Water for Justice

Justice is something that people have been struggling to define for as long as we have some record of a human history, of our legends and myths. The fact that Plato’s Republic, a text that specifically wrestles with the question of justice, is still widely read today is a testament to the fact that we don’t really have a clear cut answer. Sometimes, though, I wonder if we’ve got it backwards. I say this because when I see injustice, I tend to recognize it.

And it pisses me off.

The most recent injustice that hit me was the current world water situation. John and I watched a documentary called Flow, which argued pretty clearly that the world water situation is pretty bad. In the poorest places in developing countries it’s downright dismal, but even in the U.S., it’s not great. We need to make some serious changes.

And that’s the problem. Change is hard. It’s hard to take a massive global disaster and react with effective and sustainable protest over time. It’s not always feasible to drop what you’re doing to get fully on board with activism in a third world country, or even in your own neighborhood. Even if you figure out what to do, it’s easy to lose sight of the why or to justify personal laziness by downplaying the direness of the situation.

That in mind, I am going to make a pledge publicly to make a few changes in my lifestyle that will have a positive impact on the world water situation. Those of you who know me, I’m asking you to hold me accountable if you’re willing. And whether you know me or not, I’d encourage you to follow some of this research through and make your own pledge.

Here’s what I’m pledging, and why:

1. Boycott Bottled Water (individual & water cooler-sized):

→ The pumping of bottled water over-mines groundwater, which has serious ecological repercussions.

→ It is not actually more pure than tap water.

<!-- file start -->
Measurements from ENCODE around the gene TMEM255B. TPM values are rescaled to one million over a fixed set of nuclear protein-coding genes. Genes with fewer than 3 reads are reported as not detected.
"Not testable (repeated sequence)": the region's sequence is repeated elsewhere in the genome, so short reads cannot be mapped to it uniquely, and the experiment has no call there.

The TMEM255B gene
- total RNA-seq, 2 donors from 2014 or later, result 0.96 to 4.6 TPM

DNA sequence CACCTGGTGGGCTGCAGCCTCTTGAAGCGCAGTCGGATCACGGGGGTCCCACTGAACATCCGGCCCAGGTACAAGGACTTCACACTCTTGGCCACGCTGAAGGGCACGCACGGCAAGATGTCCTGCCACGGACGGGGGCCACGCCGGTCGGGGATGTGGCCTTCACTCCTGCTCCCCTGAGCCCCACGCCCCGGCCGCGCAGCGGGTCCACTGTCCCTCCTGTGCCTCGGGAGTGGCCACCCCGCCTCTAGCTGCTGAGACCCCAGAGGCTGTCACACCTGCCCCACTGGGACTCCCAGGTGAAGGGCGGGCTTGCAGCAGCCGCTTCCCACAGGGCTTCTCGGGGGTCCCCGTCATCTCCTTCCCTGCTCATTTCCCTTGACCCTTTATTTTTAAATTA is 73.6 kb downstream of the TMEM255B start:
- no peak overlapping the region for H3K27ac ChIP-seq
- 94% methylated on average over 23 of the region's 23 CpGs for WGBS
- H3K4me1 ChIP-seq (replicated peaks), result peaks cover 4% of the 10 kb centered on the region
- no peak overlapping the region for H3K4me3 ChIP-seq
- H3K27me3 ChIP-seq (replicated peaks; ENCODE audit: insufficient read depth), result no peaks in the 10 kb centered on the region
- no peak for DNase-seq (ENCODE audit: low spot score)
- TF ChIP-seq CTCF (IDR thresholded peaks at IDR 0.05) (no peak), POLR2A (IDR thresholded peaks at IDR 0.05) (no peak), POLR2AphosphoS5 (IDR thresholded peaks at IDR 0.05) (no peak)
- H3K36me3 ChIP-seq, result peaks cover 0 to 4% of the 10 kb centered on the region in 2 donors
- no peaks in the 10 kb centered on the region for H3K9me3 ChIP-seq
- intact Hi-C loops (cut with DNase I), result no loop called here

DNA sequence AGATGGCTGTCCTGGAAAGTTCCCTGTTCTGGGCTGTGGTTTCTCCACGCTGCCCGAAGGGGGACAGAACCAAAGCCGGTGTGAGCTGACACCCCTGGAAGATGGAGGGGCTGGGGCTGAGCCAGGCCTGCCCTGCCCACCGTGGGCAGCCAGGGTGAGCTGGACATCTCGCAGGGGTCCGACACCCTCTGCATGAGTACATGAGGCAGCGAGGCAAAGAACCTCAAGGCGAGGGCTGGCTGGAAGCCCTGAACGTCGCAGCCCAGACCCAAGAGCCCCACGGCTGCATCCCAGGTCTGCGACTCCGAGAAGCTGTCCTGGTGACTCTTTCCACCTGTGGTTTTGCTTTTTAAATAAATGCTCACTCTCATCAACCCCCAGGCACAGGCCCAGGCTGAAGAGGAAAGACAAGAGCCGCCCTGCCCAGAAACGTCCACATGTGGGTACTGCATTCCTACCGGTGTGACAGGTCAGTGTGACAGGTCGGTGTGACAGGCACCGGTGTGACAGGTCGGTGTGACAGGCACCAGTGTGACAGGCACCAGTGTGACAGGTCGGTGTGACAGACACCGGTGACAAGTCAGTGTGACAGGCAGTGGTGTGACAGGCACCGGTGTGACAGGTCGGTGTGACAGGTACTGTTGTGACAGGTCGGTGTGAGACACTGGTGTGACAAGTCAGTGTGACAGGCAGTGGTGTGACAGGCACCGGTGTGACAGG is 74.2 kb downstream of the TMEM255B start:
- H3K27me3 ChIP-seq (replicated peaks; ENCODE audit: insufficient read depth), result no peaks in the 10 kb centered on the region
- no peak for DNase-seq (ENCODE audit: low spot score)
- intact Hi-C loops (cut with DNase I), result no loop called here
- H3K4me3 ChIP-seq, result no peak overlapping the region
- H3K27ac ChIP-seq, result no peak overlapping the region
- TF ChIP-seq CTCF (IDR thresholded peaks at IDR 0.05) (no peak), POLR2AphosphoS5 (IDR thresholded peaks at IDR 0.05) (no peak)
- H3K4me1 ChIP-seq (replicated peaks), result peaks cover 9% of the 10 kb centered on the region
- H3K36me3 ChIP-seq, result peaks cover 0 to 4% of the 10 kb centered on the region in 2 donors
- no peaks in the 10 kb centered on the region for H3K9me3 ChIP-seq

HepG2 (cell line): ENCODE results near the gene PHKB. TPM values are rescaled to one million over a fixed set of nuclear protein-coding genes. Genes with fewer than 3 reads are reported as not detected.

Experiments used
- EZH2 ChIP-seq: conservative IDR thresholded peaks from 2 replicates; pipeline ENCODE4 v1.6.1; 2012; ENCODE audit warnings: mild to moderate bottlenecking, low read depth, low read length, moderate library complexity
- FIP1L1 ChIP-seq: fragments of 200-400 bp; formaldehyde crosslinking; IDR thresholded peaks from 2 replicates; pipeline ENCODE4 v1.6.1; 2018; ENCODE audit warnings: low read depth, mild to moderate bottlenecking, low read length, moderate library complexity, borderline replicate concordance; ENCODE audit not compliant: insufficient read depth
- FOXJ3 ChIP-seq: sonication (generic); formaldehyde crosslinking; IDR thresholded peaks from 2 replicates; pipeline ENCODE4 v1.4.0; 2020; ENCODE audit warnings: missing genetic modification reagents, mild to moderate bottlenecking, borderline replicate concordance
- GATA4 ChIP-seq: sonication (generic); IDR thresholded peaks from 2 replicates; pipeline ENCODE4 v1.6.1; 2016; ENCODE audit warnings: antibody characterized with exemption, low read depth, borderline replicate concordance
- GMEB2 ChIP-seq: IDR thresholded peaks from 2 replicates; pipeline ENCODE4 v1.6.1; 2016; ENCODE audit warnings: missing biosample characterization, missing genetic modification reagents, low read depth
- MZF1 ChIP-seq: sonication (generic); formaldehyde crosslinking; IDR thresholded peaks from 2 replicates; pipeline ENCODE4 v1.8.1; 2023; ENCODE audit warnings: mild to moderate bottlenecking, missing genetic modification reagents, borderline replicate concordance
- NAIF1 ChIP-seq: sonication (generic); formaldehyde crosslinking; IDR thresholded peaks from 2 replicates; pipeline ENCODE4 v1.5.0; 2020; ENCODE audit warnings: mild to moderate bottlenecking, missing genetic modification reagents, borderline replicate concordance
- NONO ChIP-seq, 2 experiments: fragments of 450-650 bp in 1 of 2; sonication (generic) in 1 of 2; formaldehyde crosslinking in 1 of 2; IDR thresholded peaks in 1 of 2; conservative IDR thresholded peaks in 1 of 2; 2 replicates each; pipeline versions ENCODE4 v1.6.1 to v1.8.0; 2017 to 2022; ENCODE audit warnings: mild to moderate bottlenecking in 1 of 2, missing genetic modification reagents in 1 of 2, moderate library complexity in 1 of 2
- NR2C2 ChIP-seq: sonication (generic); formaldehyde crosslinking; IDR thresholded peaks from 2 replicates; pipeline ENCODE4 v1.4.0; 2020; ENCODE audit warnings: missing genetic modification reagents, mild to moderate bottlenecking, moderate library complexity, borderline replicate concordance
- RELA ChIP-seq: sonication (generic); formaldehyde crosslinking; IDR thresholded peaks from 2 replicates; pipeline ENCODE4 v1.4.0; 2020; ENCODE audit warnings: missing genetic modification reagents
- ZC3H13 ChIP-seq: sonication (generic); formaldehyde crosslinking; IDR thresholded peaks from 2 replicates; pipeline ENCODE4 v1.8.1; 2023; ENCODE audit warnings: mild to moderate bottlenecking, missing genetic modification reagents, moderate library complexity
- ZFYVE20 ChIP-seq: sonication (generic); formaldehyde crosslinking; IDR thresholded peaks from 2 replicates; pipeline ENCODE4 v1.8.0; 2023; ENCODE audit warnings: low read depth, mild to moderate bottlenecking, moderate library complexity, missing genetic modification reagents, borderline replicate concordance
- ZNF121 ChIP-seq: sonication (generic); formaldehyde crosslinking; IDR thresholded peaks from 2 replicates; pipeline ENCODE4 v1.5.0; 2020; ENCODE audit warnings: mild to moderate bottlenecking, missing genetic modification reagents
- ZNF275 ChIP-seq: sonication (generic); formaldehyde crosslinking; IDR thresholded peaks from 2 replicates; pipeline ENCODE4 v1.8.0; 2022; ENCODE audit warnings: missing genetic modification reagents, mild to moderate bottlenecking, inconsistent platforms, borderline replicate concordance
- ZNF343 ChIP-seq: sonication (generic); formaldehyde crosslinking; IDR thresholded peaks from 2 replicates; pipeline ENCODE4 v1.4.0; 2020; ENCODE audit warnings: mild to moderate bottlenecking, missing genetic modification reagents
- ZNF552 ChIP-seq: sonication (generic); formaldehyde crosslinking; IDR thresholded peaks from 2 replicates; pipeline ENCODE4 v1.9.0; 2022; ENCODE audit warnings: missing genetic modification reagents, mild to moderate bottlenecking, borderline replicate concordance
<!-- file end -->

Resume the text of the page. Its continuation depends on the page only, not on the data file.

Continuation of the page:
→ It uses buttloads (a technical term) of plastic.

→ The plastic leeches more crud into the water, like BPA.

→ Transportation of bottled water adds to the overuse of gasoline and road transportation.

→ And, oh yeah, the water available at fountains and sinks everywhere is already paid for.

Find more info here.

2. Buy Organic Produce:

→ Most of the water use in the world is agricultural (upwards of 70%).

→ Organic farming methods use 30% less water and energy to produce an equal amount of crops with conventional, large-farm methods.

→ One of the major contaminants in U.S. water is a pesticide called atrazine that has been banned in the E.U. Organic farming doesn’t contribute to this (or any other) chemical contamination of the water.

Read more here.

3. Boycott Bottled Drinks in General:

→ Given that real change happens from within a community of invested parties, there are limited actions I can take against the injustices of privatized water in other countries.

→ HOWEVER…I am an American, which equals “consumer with a dollar vote that counts.”

→ THEREFORE…as long as Coke and similar companies over-mine the water resources of already poor countries and dump their carcinogenic industrial sludge on the local crops under the guise of “providing free fertilizer”…

→ I will not buy any of their products.

More here, note especially the section on water use.

4. Vote for Water Justice

Support politicians who support R&D for cheap, efficient, locally sustainable water delivery

Info on a cool set of projects (Thanks, Julie!)

Support politicians who support water regulation in the U.S.

Current “state of the water”

These things are a very small set of changes in my life, and honestly, they’re minor ones that involve me being more deliberate about my choices when I’m crabby and thirsty, or lazy before a vote. All the same, there are REALLY good reasons for making those changes, of which I’ve mentioned only a few. There are also many more ways to promote sustainable management of water, but this is a place to start.

For whatever it’s worth.

Oh, and by the way? Happy Earth Day!

2 thoughts on “Water for Justice

  1. change
    Yay!!! Sounds like a very good goal/change. I have to admit that I haven’t been absolutely consistent in my endeavor to eliminate plastic from my life. But, I’ve done better. I guess that, if everyone had an environmental goal and really worked toward it, the health of the earth and the justice of its use would improve dramatically. Love ya
    Brenda

    Like

  2. I applaud your ideals but I suspect they might be impossible to stick to. Have you ever drank water in the mid-west states? There is so much soda bicarbonate in the soil that it leaches into the water. We had no recourse but to drink bottled water or else die of thirst. Ever see people in third world countries drink from the water they bathe in and wash their clothes? I’d rather ship them some some clean bottled water to drink. However the people in our church sponsored a village in Malawi, Africa and payed for them to put in wells and out houses. They were taught how to maintain them too. As an individual you could find one small segment of the world to help, along with others. It will be the people to make a change not institutions.

    Like

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